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Global economic outlook: Will faster economic growth bring higher price inflation?

22 March 2021 Sara Johnson

The global economy showed resilience in the second half of 2020, exceeding expectations set during the darkest days of the COVID-19 pandemic. Aggressive monetary and fiscal stimuli, improving confidence, and the end of the strictest government-mandated lockdowns contributed to buoyant financial markets and recoveries in consumer and business demand. World real GDP fell 3.6% in 2020, a better outcome than the 5.5-6.0% declines predicted last May to July, but still the worst outcome since 1946. Western Europe, Latin America, India, the Middle East, and North Africa were hit particularly hard by the pandemic, lockdowns, and plummeting export revenues. Yet, several economies managed to grow in 2020, including mainland China, Taiwan, Vietnam, Egypt, Ireland, and Turkey.

GDP real GDP Global economy 2021

Global economic growth will strengthen in the second quarter.

The global recovery has paused temporarily in the first quarter of 2021 as another wave of COVID-19 virus infections and new lockdowns dealt much of Western Europe a setback. As vaccinations accelerate and activity restrictions are eased, consumer spending will revive, lifting global output to a new peak by the third quarter of 2021. Businesses will gain confidence in the recovery's durability and move forward with new investments. World real GDP is projected to advance 5.1% in 2021 and 4.3% in 2022 before settling to a more sustainable 3.1% growth pace in 2023-25.

The United States and mainland China are leading the global expansion. US real GDP is projected to increase 5.7% in 2021 and 4.1% in 2022, as the lift from the new USD1.9-trillion fiscal stimulus package is partially offset by headwinds from rising long-term interest rates. Mainland China's economy is expected to grow a robust 7.8% in 2021 as the recovery in consumer demand gains traction with effective COVID-19 virus containment. Growth will slow to 5.7% in 2022, resuming a downward trend in response to deleveraging and diminishing productivity gains.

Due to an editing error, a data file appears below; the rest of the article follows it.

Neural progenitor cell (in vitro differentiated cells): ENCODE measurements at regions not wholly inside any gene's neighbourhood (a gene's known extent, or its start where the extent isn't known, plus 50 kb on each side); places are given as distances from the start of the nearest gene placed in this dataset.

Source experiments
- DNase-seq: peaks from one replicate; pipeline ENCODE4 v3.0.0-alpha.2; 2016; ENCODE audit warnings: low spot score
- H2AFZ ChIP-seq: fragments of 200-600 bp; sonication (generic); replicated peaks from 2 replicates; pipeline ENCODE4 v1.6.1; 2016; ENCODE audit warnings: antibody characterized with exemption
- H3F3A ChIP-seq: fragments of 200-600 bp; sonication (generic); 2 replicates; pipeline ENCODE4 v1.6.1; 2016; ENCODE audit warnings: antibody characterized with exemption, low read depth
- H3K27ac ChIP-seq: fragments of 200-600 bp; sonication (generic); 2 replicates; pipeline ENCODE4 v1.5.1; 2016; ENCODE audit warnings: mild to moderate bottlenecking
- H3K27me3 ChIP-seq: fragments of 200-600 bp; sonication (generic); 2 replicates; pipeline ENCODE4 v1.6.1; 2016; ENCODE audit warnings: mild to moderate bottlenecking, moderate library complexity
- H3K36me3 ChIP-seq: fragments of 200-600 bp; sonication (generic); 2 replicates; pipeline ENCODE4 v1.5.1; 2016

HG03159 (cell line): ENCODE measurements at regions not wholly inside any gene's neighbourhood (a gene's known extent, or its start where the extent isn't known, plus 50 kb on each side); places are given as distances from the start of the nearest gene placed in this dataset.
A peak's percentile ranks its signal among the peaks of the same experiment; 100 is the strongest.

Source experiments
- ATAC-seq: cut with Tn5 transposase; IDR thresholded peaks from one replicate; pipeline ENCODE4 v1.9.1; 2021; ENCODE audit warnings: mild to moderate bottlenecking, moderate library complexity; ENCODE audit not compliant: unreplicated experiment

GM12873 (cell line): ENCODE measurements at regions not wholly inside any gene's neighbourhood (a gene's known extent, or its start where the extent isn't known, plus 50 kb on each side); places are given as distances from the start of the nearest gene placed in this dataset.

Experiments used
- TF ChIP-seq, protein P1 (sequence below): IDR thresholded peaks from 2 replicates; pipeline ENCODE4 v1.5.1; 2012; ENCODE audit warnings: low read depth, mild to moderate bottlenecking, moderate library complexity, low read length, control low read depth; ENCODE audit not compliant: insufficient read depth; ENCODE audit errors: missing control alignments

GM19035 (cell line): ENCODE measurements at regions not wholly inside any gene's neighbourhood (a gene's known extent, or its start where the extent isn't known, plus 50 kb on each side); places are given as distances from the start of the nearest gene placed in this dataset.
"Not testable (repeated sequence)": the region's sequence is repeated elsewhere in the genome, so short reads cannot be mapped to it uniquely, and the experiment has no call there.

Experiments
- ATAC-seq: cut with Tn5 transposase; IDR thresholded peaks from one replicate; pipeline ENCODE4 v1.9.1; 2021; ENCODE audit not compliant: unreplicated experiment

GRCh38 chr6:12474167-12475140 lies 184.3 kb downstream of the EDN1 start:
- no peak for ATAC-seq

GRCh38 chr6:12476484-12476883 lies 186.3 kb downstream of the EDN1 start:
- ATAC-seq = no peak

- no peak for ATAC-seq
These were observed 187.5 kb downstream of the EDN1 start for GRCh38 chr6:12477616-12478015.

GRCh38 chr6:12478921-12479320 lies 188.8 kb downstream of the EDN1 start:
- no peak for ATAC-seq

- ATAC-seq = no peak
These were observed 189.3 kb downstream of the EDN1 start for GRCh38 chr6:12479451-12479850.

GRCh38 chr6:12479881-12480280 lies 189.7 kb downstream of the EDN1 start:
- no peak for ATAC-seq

As the global economy recovers, inflationary pressures are building.

In several markets, strengthening demand is colliding with pandemic-constrained supply, driving up prices. The IHS Markit Materials Price Index has surged 44% since early November 2020, standing 75% above its year-earlier level during the week ended 12 March. Price increases have been broadly based, encompassing metals, lumber, energy, chemicals, fibers, and semiconductors. As these price increases move downstream, prices of finished goods and services are accelerating. Led by accelerations in the United States and other advanced economies, global consumer price inflation is projected to pick up from 2.1% in 2020 to 2.8% in 2021.

A full year into the pandemic, global supply chains remain disrupted. In February, the IHS Markit Purchasing Managers' Index™ (PMI™) surveys found that manufacturing delivery times were the second longest in history (after April 2020) owing to materials shortages and shipping delays. Logistics are challenged by shortages of shipping containers, air cargo capacity reductions, and the shift to online retail sales. Consumer spending has shifted from travel, hospitality, and personal services to information and communications technology, home furnishings, and recreational goods. Shortages of semiconductors have constrained production of vehicles and electronics. The persistence of commodity price pressures will depend largely on how quickly supply bottlenecks are resolved. Although semiconductor markets will remain tight in 2021, available capacity in most industries looks sufficient to meet projected demand in 2021 and 2022 if operating rates improve.